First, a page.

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Summer Training Academy for Research Success (STARS) Program

The UC San Diego Department of Psychology is excited to partner with Spelman College Psychology and Neuroscience students to participate in an eight-week in-person mentored summer research program.

This mid-summer training program is designed to increase your preparedness for doctoral study in the University of California System. The dates for the Summer 2024 program are June 23rd through August 16th.

Students will:

  • Gain research experience with a UC San Diego faculty member
  • Attend a GRE preparation course
  • Attend graduate school preparation work-shops
  • Present at the annual UC San Diego Summer Research Conference
  • Receive a stipend of $4,000

Application Information


  • Applicants must be 18 years of age
  • Applicants must be U.S. Citizens or Permanent Residents. AB 540 or DACA students are eligible

Application Process

1. Please pick 1-2 Psychology Faculty of interest for potential summer mentorship
2. Please include a resume/CV
3. Please provide a 1 page maximum summary of research interests and relevant classes/research experience thus far.
Please send applications to with subject lines Spelman STARS program 

Participating Faculty Mentors

Nadia Brashier, Ph.D.
Professor of Psychology

Why do people believe that coronavirus is a bioweapon or that Biden stole the 2020 election? We study the memory failures and cognitive ‘shortcuts’ that leave people vulnerable to misinformation. Our lab at UC San Diego uses both behavioral and neuroimaging tools to investigate why young and older adults fall for fake news.

Leslie Carver, Ph.D.
Professor of Psychology

The Developmental and Social Neuroscience Lab (DNLab) investigates early social and cognitive development in typically developing infants, and those with a family history of Autism Spectrum Disorder (ASD). In our current studies, we are primarily focusing on how infants form expectations in their social interactions, and how they learn from those expectations and from contingent interactions with their caregivers.  Our studies use brain activity (EEG), behavior, and eye tracking to address these questions.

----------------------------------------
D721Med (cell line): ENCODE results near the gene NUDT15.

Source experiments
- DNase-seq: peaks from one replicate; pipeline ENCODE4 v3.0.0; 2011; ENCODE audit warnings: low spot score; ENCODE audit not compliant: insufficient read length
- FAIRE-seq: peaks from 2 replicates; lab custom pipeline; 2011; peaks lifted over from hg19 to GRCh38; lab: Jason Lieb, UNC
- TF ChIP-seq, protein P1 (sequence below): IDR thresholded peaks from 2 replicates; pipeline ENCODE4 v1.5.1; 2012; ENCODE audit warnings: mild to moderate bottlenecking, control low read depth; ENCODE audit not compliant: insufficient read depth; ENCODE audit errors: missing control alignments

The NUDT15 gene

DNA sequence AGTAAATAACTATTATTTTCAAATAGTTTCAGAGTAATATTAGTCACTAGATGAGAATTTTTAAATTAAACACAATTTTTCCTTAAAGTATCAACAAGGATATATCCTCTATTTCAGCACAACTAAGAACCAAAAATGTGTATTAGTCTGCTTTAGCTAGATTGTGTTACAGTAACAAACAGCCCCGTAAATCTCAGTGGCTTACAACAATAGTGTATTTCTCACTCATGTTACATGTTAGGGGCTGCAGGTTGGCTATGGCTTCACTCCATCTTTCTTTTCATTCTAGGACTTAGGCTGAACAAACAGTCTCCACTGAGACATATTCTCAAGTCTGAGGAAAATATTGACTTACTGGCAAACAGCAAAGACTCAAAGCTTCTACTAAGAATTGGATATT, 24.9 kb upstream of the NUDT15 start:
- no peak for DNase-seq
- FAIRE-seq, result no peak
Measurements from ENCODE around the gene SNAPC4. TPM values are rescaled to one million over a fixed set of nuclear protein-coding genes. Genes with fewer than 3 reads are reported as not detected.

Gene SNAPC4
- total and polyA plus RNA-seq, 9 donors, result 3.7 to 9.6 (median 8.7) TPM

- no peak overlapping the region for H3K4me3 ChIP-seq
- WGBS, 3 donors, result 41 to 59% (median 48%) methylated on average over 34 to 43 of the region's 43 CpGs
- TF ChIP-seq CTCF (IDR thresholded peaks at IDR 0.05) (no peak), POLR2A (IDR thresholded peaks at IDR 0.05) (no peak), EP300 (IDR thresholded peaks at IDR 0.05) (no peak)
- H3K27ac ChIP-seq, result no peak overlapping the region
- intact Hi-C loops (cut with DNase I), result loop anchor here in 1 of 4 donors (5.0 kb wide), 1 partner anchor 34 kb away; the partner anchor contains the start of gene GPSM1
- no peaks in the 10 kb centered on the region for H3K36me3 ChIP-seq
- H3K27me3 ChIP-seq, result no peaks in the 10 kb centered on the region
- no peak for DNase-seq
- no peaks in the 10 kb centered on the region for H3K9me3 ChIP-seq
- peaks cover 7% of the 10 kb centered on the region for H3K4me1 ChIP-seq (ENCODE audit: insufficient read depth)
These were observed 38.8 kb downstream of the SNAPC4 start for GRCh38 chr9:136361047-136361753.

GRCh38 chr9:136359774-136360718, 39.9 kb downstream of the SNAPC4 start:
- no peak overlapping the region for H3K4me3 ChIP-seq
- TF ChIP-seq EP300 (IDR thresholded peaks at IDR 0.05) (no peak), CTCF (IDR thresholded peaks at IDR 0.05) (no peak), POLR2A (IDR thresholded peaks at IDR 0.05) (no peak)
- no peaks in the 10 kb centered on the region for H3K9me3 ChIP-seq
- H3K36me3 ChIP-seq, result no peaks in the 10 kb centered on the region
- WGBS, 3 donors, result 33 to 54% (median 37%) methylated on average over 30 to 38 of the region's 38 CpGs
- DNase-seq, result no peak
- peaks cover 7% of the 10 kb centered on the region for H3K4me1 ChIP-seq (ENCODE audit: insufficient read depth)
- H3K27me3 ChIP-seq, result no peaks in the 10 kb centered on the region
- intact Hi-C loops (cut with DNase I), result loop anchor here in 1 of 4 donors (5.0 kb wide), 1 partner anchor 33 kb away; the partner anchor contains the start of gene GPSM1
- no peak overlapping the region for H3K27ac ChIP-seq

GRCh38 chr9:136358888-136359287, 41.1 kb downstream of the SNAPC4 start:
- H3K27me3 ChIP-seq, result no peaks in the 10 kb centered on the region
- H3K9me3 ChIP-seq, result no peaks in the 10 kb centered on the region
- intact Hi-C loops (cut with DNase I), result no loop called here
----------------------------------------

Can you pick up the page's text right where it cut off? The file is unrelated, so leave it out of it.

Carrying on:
Christina Gremel, Ph.D.
Professor of Psychology

We want to understand how the brain does decision-making. This requires an understanding of both the behavioral and neural mechanisms involved. We take an integrative approach using mice, in which we can combine both simple and sophisticated quantitative behavioral measurements, with powerful molecular and genetic tools and monitoring techniques to delineate molecular mechanisms within specific cell-types in identified circuits that control decision-making processes.

John Serences, Ph.D.
Professor of Psychology

Our research focuses on understanding how behavioral goals influence perception, decision making, and memory. To investigate these questions, we employ a combination of psychophysics, modeling, and neuroimaging techniques (fMRI and EEG) in human subjects. 

Caren Walker, Ph.D.
Professor of Psychology

The Early Learning and Cognition Lab, investigates basic questions about the mechanisms underlying learning, and in particular, how children come to acquire abstract concepts and theories about the world. We approach this through the lens of scientific thinking—studying children’s reasoning about cause and effect under conditions of uncertainty. Most recently, we have been exploring how features of the learning context impose specific constraints on children’s causal inferences.